ppahannock above Falmouth. General Lee's point of observation was on Lee's hill, where the old Telegraph road, leading from Fredericksburg to Richmond, mounts to the summit of the promontory south of Hazel run. The divisions of Hood and Pickett, of the. First corps, were placed along the front between Deep and Hazel runs. Marye's heights were crowned with batteries, while under them, in front, protected by a thick stone fence on the east side of a highway, were the divisions of Ransom and McLaws. R. H. Anderson's division occupied the left, from the Marye's heights to the Rappahannock. Marye's hill was like a bastioned fortress overlooking Fredericksburg and commanding the valley of Deep run, toward its mouth, where the corps of Sumner had crossed the river. The general features of the position were somewhat like those at the Second Manassas, where Lee's two wings opened like great jaws of death to meet an advancing foe; but Marye's heights, on the left, were more formidable tha
ord, with 8,000 men; Anderson's 8,000 extended McLaws' left well toward Chancellorsville (to Mott's with his own division, Barksdale's brigade of McLaws' division, and the reserve artillery under Pen, some 41,000 men, under Jackson, Anderson and McLaws, were moved to within four miles of Chancellor shrewdly supposed Hooker was already making. McLaws was sent forward along the old turnpike, and A's army with the two divisions of Anderson and McLaws. The dense forest that covered Hooker's eastw nearby sound reached Lee, he promptly ordered McLaws to move a heavy skirmish line along the old tue eastward, while, at the same time, Lee moved McLaws westward, along the plank road, and Anderson nLee's artillery was doing this effective work, McLaws assaulted Hooker's left; Anderson his center, e of the situation. He immediately dispatched McLaws with four brigades down the old turnpike and tcond time, against a rear attack by Sedgwick. McLaws marched rapidly to Salem church and at once jo[5 more...]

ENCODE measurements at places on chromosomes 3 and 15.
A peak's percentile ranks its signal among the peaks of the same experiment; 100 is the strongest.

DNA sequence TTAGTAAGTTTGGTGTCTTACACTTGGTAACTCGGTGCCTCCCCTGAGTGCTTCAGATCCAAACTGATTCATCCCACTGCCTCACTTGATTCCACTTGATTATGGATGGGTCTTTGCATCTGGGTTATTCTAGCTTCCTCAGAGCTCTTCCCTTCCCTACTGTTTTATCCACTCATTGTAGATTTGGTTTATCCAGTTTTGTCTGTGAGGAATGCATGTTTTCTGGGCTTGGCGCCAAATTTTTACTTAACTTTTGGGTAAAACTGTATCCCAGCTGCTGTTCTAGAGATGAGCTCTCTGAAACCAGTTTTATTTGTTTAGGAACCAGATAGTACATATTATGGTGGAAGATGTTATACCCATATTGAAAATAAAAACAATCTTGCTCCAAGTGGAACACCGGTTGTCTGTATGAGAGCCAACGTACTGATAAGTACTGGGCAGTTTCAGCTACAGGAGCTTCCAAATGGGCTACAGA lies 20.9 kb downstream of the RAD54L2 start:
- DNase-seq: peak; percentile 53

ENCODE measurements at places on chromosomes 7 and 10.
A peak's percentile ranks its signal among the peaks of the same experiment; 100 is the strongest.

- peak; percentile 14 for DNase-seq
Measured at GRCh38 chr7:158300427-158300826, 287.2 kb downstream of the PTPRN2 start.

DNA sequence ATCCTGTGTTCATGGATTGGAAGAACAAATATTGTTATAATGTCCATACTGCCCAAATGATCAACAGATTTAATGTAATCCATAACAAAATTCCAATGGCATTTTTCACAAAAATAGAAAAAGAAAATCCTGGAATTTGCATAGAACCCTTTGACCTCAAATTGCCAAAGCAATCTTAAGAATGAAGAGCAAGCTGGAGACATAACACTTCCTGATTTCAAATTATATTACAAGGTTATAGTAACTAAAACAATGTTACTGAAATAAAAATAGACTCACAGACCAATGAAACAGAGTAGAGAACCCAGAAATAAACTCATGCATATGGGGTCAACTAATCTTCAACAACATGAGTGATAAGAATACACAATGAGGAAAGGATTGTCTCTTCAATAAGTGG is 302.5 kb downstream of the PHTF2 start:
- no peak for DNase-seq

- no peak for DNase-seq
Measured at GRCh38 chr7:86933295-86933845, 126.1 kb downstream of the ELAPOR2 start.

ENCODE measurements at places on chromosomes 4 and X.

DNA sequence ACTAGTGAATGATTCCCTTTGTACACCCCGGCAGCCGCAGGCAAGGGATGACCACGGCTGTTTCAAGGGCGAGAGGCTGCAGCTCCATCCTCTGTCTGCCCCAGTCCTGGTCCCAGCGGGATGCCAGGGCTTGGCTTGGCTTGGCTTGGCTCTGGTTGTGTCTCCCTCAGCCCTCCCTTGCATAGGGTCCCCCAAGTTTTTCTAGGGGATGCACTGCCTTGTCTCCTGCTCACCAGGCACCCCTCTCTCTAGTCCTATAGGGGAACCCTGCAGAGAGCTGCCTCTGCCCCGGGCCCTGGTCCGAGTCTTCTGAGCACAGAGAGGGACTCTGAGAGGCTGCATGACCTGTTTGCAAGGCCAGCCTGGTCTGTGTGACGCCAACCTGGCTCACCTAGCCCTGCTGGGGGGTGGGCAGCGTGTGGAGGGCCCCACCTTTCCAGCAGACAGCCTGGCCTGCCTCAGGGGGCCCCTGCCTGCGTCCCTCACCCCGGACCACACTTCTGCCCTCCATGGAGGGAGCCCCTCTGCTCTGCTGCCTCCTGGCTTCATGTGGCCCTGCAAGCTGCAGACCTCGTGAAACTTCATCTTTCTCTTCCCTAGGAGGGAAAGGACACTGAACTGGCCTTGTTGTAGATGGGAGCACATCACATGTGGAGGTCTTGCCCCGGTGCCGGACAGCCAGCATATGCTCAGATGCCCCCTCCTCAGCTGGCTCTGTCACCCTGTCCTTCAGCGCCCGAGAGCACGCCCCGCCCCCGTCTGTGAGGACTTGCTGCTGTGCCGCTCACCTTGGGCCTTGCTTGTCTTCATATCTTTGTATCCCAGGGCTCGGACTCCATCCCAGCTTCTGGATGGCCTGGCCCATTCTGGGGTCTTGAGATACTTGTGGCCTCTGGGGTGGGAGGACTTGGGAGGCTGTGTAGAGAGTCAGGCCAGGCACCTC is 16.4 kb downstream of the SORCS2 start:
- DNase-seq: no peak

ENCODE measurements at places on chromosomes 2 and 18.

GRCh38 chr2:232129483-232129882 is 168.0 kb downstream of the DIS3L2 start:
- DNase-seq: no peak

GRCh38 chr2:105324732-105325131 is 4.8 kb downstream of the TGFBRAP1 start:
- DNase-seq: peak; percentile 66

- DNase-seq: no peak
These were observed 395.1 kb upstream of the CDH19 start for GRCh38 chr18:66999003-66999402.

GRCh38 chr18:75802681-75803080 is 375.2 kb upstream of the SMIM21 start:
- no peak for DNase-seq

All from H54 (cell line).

own on the 18th, followed by Longstreet except McLaws' division, which was left with Stuart to watchd. Lee then urged Longstreet to hurry forward McLaws and Hood, who were advancing from Cashtown to in detail. He then ordered Longstreet to move McLaws and Hood to open the battle on his right, whilcoming of Longstreet's two divisions, those of McLaws and Hood, and for that of Anderson's of Hill'srunk of a fallen tree consulting a map, writes McLaws—with Longstreet walking up and down a little wn impatient humor. Hood's division followed McLaws, but that intrepid leader had ridden to the fre Cemetery and Culp hills. Lee pointed out to McLaws, on the map, the position on the Emmitsburg rod Top, thus facing Longstreet's movement under McLaws. Hood, farther to the right, was expected to taking the Federal right in reverse. Hood and McLaws were to engage the Federal left, and if opportus extending Pickett's line in that direction; McLaws was also ready to move on Wilcox's right, but [5 more...]